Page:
Integration by Parts

As mentioned in the introduction to u-substitution, the remaining methods of integration of mostly just variations on substitution, and this next method, called integration by parts, is no exception.

Take the following example: xsinx dx\int x \sin x\ dx We'd get frustrated trying to use u-substitution on this one, but we can take a hint from the structure: it's the product of two functions. Go back to what you know about derivatives: in that case we'd use the Product Rule. There's no Product Rule for integration, but it turns out that's still a helpful place to start.

Since ddx[u(x)v(x)]=uv+uv,\dfrac{d}{dx} [u(x) \cdot v(x)] = uv' + u'v, uv+uv dx=uvuv dx+uv dx=uvudvdx dx+vdudx dx=uvu dv+v du=uv\begin{aligned} \int uv' + u'v\ dx &= uv\ \int uv' \ dx + \int u'v \ dx &= uv\ \int u \dfrac{dv}{dx}\ dx + \int v \dfrac{du}{dx}\ dx &= uv\ \int u \ dv + \int v\ du &= uv \end{aligned}

This all just looks like playing with symbols, but it leads to the formula that we'll use every time we use integration by parts: u dv=uvv du\ans{\int u \ dv = uv - \int v \ du}

The process has some similarities with u-substitution. Basically, we'll write the integral we're given to start with as the left hand side; to do that, we'll define half of it as uu and the other half as dvdv. Then we'll need to find vv and dudu, and use this formula to rewrite the given integral. After we do, we'll still have the integral v du\displaystyle\int v \ du to do, but if the process works, it'll be a doable integral.

First IBP

Evaluate xsinx dx\displaystyle\int x \sin x\ dx.


Our goal is to match xsinx dx\displaystyle\int x \sin x\ dx to u dv\displaystyle\int u \ dv. The differential dxdx will always be part of dvdv, but the question is, should uu be xx and dvdv be sinx dx\sin x \ dx, or should they be swapped?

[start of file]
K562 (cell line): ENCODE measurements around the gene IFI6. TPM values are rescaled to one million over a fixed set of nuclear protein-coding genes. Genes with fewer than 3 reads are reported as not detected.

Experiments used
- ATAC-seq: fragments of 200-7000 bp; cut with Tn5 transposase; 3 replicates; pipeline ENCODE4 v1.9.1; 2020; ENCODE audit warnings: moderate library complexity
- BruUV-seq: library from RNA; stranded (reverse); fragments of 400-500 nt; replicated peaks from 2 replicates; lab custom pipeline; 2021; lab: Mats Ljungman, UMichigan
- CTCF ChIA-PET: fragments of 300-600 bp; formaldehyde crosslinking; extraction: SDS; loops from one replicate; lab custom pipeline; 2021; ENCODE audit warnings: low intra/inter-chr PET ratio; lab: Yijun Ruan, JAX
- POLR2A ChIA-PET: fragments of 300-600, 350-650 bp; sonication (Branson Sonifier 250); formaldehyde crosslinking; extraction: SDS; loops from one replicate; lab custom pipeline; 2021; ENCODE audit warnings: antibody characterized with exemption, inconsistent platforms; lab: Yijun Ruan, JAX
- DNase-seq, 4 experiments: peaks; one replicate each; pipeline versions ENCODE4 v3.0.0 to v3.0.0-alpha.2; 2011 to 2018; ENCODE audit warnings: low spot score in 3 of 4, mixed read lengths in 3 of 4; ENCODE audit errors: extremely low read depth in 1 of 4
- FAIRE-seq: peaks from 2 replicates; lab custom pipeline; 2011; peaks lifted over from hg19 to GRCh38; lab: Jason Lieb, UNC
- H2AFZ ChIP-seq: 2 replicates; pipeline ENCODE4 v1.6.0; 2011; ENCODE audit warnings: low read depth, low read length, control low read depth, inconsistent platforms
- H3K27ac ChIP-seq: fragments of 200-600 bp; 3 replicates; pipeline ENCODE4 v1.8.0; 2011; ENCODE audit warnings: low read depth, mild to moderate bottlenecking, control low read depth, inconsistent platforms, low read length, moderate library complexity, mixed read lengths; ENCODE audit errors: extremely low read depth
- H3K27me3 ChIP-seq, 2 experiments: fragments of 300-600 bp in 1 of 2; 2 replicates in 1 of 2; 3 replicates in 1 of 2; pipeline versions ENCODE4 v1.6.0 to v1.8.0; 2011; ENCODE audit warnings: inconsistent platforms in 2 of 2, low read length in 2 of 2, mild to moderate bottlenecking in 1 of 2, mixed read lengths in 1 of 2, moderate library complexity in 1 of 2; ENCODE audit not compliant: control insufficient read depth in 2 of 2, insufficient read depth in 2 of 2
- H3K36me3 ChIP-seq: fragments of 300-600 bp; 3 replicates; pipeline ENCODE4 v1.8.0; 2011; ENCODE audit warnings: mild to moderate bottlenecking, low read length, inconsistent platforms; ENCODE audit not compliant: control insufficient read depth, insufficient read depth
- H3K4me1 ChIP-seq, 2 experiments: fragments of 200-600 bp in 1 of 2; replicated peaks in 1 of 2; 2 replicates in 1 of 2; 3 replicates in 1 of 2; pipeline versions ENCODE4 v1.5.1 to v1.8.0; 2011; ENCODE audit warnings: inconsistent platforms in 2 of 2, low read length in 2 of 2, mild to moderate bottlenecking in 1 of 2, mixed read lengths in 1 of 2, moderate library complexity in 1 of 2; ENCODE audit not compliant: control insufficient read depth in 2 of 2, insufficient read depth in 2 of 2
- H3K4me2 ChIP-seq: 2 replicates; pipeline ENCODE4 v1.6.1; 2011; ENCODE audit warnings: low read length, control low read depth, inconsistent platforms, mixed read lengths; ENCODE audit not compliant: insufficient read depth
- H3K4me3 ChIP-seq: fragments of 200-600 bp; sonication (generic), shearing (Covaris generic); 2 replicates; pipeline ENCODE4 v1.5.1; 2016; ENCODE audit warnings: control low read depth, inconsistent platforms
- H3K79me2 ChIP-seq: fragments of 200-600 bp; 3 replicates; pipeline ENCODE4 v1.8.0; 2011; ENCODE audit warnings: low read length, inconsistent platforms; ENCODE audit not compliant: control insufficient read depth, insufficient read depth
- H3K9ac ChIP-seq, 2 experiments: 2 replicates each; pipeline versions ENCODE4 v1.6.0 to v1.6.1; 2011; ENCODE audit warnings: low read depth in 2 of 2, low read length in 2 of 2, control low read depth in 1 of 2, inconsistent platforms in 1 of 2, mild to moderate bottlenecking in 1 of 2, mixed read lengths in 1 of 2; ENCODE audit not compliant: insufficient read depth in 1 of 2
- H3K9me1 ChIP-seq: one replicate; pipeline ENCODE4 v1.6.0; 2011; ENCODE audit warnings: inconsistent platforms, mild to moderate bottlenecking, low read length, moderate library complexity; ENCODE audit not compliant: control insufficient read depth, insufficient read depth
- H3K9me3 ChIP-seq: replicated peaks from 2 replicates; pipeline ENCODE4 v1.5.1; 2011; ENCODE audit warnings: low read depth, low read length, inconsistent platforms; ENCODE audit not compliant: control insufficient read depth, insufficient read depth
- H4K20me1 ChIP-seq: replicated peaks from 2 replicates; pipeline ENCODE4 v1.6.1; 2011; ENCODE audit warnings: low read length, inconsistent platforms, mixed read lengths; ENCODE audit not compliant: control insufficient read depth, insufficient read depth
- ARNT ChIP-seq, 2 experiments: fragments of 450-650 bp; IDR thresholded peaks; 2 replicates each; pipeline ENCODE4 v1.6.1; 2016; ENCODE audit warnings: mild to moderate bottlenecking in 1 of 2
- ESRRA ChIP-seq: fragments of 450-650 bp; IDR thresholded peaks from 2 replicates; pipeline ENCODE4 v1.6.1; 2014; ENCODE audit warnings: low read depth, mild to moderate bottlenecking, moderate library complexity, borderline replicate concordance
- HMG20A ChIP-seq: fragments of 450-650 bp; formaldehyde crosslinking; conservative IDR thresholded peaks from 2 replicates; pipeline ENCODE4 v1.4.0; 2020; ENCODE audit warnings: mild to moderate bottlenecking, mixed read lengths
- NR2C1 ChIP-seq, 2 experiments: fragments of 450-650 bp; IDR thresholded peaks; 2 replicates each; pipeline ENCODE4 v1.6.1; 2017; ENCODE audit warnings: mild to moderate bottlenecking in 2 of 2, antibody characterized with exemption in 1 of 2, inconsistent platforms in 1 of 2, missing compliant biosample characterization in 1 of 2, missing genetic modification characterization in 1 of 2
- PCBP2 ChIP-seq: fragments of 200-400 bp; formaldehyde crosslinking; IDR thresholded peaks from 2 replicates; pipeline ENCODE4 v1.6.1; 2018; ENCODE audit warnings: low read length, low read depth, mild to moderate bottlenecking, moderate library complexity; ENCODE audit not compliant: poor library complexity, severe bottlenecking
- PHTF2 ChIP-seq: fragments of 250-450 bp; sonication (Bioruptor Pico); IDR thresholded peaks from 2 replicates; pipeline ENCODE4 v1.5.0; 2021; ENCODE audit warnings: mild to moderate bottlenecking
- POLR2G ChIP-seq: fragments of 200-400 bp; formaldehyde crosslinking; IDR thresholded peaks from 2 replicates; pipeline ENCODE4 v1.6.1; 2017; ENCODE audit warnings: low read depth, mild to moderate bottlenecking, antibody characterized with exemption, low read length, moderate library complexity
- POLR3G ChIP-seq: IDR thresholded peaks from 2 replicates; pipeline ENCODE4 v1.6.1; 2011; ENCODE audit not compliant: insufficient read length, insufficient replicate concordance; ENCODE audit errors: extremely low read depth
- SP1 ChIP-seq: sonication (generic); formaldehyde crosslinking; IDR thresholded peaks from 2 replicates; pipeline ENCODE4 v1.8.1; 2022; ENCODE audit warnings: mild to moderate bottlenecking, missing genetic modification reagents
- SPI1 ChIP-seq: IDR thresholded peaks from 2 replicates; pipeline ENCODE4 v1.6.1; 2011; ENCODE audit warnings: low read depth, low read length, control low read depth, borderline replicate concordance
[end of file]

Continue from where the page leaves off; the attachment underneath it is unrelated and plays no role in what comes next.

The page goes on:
We'll find a shortcut to answer that question in a moment, but for now, we could just try both options and see which one works.

Try this: let u=xu=x and let dv=sinx dxdv = \sin x \ dx. Then, we need to find dudu and vv. We already know how to find dudu - we'll do it the same way we did it during u-substitution. To find vv from dvdv, we'll reverse the process - integrate dvdv.

u=xv=cosxdu=dxdv=sinx dx\begin{array}{c c} u = x & v = -\cos x\ \downarrow & \uparrow\ du = dx & dv = \sin x \ dx \end{array}

Now just plug everything into the IBP (integration by parts) formula: u dv=uvv duxsinx dx=(x)(cosx)cosx dx=xcosx+sinx+C\begin{aligned} \int u \ dv &= uv - \int v \ du\ \int x \sin x \ dx &= (x)(-\cos x) - \int -\cos x \ dx\ &= \ans{-x \cos x + \sin x + C} \end{aligned}


Differentiate the answer: ddx[xcosx+sinx+C]=cosx+xsinx+cosx=xsinx\dfrac{d}{dx}[-x \cos x + \sin x + C] = -\cos x + x \sin x + \cos x = x \sin x

We happened to pick uu and dvdv in such a way that it worked out, but what if we'd picked them the other way? Let's try that:

u=sinxv=12x2du=cosx dxdv=x dx\begin{array}{c c} u = \sin x & v = \dfrac{1}{2}x^2\ du = \cos x \ dx & dv = x \ dx \end{array}